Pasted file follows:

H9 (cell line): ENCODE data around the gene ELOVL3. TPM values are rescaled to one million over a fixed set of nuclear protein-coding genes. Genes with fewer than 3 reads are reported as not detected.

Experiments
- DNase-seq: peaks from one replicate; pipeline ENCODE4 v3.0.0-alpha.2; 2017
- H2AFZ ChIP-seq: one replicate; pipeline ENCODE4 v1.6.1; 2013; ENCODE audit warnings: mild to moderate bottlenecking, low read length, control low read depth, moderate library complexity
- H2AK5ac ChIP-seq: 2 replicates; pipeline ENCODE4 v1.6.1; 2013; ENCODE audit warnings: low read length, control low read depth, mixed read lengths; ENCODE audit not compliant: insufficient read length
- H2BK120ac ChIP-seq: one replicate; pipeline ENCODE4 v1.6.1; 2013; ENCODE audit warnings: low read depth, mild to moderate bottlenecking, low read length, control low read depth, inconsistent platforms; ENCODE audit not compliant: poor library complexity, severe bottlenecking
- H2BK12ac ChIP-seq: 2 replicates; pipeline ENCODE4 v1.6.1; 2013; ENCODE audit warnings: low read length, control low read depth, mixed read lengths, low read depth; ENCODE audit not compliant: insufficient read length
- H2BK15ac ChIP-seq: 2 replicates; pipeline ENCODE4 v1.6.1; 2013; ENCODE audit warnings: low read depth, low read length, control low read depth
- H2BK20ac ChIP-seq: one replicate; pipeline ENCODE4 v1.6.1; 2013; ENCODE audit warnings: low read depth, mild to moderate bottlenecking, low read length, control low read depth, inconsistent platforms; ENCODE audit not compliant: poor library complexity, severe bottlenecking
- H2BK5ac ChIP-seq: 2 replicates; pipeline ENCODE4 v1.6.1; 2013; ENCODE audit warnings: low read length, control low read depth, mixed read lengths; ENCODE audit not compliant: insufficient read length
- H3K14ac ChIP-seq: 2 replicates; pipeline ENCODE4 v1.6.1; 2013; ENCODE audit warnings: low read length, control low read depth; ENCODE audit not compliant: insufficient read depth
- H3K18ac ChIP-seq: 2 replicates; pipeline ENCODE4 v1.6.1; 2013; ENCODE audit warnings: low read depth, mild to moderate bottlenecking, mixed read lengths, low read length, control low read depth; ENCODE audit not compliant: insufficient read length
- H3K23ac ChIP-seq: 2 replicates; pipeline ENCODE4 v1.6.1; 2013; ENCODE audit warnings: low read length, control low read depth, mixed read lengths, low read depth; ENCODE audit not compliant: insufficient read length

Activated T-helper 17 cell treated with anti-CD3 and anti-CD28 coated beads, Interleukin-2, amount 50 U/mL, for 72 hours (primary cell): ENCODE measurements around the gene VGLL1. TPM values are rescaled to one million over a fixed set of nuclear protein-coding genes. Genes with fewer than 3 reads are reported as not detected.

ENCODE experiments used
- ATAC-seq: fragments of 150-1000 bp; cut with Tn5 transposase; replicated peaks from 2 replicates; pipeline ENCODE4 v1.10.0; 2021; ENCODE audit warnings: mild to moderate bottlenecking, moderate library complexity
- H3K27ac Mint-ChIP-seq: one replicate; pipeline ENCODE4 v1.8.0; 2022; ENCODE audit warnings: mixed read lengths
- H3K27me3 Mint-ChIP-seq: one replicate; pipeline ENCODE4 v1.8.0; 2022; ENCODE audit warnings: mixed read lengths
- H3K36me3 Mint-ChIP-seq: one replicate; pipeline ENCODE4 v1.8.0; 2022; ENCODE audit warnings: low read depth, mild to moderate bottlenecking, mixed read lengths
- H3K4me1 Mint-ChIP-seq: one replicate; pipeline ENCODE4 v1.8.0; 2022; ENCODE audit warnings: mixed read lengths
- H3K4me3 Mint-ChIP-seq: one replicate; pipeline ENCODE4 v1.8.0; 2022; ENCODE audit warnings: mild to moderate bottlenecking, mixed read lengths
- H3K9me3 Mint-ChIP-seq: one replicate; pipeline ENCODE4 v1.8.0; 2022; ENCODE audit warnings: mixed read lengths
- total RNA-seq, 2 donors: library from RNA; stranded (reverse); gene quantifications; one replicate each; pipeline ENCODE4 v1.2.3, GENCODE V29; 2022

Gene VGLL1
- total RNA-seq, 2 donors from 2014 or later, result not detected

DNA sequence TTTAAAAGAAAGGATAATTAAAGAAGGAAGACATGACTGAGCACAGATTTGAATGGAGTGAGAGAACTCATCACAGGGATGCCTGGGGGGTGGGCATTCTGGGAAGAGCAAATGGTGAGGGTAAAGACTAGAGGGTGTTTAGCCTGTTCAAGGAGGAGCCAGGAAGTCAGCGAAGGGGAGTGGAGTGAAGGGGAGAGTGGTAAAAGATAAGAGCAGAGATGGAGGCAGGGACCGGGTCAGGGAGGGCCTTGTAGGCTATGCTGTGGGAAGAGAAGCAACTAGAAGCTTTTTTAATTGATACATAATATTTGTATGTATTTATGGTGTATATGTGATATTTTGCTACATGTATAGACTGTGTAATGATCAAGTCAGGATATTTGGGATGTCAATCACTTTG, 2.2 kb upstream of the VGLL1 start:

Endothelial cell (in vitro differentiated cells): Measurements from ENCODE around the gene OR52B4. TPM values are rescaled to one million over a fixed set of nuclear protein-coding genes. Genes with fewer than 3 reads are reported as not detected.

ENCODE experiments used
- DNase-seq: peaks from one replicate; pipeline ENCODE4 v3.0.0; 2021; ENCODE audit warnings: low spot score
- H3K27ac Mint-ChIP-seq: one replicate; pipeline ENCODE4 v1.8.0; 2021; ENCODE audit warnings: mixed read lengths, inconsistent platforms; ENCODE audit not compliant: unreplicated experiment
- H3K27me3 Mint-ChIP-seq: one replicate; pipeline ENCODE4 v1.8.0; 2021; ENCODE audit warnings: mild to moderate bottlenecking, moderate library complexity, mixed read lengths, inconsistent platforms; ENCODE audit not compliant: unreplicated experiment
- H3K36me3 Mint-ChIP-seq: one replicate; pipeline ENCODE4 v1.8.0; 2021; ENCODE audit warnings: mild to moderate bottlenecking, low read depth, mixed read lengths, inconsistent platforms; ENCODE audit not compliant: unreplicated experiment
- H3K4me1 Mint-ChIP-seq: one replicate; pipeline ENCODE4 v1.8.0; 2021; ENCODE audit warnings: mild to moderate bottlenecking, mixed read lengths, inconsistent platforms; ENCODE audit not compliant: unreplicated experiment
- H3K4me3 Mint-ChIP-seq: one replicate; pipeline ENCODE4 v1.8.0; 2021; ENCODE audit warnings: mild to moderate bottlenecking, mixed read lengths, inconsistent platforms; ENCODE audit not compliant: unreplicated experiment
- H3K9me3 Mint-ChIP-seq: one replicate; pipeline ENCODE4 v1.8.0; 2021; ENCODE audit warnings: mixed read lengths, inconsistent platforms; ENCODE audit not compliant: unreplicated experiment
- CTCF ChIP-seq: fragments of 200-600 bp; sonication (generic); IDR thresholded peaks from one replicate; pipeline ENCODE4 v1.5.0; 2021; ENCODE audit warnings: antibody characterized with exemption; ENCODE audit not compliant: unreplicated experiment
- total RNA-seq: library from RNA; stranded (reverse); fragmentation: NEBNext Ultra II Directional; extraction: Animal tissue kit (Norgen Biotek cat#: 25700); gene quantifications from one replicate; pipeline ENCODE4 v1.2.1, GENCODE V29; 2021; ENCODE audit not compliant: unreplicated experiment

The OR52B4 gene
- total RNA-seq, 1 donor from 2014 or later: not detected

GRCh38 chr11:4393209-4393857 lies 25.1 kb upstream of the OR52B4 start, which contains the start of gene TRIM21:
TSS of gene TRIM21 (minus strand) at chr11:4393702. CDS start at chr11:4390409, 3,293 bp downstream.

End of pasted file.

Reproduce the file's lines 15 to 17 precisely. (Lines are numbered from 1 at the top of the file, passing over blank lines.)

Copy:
ENCODE experiments used
- ATAC-seq: fragments of 150-1000 bp; cut with Tn5 transposase; replicated peaks from 2 replicates; pipeline ENCODE4 v1.10.0; 2021; ENCODE audit warnings: mild to moderate bottlenecking, moderate library complexity
- H3K27ac Mint-ChIP-seq: one replicate; pipeline ENCODE4 v1.8.0; 2022; ENCODE audit warnings: mixed read lengths